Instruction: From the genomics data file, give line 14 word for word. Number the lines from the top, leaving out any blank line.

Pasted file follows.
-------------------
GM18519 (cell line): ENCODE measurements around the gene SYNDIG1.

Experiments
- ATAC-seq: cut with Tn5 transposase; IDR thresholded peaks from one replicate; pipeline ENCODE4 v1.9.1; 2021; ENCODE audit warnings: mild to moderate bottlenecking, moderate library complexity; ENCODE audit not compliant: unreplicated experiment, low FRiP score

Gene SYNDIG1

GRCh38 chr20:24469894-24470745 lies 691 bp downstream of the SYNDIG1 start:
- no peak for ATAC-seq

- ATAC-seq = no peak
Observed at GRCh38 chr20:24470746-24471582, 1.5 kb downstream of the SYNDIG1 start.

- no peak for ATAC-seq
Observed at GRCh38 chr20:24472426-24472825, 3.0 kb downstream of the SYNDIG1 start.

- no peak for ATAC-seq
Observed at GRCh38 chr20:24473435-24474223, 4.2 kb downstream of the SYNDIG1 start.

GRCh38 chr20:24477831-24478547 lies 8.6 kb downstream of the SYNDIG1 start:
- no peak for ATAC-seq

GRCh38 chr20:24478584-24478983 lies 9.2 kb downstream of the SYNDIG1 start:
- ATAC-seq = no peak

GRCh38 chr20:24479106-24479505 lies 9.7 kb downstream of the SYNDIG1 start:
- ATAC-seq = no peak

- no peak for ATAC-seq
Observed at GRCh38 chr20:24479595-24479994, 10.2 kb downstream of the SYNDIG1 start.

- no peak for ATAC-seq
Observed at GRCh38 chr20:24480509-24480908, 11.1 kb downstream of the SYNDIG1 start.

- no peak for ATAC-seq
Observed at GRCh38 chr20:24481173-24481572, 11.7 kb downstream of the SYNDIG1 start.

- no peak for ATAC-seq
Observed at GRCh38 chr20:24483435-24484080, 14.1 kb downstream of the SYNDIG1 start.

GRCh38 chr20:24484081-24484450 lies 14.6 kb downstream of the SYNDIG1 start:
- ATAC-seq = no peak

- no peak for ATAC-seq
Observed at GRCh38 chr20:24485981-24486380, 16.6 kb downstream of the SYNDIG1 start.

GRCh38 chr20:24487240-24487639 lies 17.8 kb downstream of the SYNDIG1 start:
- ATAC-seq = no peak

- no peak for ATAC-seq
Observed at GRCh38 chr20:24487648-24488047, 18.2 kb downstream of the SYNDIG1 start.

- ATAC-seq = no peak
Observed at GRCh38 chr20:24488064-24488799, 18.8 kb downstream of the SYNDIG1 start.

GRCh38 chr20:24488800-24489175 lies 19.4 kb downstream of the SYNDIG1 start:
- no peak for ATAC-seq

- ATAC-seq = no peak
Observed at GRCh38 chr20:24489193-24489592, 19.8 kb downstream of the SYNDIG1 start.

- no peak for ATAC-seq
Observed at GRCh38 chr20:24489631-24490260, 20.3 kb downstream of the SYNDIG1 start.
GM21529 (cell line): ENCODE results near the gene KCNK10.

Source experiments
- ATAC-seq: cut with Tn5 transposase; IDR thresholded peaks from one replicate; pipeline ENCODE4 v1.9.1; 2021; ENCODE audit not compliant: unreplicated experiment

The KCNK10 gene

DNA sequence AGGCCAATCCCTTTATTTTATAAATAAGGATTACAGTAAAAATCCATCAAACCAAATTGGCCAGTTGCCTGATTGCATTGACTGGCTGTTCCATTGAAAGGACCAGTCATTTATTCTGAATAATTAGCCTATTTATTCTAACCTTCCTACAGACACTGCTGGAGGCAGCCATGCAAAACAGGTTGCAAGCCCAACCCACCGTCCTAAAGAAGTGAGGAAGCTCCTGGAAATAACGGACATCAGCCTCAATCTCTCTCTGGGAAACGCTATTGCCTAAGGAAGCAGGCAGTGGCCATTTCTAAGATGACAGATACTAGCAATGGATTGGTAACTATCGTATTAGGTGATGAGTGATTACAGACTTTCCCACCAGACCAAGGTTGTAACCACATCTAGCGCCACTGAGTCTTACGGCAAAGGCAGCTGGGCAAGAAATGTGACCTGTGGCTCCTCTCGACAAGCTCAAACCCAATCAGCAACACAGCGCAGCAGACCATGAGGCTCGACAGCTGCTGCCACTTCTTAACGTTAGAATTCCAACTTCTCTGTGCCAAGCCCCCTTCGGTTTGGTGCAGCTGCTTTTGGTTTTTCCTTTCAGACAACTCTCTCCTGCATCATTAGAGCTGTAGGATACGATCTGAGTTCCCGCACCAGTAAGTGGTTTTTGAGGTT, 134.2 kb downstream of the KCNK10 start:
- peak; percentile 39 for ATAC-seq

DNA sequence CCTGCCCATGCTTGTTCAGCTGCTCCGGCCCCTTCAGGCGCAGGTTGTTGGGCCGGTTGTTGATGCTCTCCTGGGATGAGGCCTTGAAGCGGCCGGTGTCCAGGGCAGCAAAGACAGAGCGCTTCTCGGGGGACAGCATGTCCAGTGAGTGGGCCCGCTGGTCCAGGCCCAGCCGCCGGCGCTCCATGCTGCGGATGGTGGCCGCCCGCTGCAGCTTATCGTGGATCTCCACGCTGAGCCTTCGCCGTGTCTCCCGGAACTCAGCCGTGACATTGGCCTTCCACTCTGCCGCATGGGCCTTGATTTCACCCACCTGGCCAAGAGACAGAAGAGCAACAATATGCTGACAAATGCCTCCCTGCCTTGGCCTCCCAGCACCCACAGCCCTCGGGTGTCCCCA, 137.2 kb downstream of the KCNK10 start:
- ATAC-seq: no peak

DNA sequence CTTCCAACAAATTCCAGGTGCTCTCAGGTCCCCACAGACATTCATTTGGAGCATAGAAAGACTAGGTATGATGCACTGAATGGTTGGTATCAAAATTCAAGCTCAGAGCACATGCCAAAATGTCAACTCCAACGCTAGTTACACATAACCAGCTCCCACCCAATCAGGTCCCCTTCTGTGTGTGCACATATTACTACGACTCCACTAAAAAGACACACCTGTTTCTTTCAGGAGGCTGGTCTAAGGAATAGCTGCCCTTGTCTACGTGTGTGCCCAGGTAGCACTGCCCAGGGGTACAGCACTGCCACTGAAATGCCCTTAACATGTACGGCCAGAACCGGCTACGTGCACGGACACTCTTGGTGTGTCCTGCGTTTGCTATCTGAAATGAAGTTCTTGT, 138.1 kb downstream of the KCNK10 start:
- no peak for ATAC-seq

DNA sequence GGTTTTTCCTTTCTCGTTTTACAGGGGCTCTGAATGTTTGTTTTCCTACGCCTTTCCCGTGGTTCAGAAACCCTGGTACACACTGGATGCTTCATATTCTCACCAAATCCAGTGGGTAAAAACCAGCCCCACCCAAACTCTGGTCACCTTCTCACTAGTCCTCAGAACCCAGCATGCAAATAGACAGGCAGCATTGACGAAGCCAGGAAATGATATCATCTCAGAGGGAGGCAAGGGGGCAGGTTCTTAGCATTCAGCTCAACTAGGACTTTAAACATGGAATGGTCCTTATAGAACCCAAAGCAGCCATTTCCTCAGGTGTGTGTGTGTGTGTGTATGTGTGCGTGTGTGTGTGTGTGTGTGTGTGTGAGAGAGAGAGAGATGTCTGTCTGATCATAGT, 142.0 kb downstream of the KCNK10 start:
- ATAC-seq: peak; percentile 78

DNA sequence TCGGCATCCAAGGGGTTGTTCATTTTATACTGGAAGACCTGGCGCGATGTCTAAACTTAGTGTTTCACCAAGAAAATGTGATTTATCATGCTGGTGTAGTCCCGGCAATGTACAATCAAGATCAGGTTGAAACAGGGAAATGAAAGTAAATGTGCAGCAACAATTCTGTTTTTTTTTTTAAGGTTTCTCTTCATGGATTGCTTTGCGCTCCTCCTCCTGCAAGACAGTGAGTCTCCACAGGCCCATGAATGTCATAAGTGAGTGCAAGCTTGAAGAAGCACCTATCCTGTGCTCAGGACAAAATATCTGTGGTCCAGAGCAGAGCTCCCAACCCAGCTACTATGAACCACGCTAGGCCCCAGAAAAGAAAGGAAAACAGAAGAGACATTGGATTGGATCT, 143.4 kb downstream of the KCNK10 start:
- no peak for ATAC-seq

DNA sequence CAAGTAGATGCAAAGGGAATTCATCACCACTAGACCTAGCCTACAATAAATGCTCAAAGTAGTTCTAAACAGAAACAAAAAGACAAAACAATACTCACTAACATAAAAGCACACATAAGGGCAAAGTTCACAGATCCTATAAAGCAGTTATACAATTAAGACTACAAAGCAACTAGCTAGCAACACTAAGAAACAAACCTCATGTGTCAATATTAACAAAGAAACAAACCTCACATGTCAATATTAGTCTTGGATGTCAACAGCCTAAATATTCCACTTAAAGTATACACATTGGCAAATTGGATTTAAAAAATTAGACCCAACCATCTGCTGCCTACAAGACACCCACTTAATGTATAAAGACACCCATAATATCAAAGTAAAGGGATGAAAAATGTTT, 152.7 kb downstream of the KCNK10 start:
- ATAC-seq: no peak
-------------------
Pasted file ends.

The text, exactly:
- no peak for ATAC-seq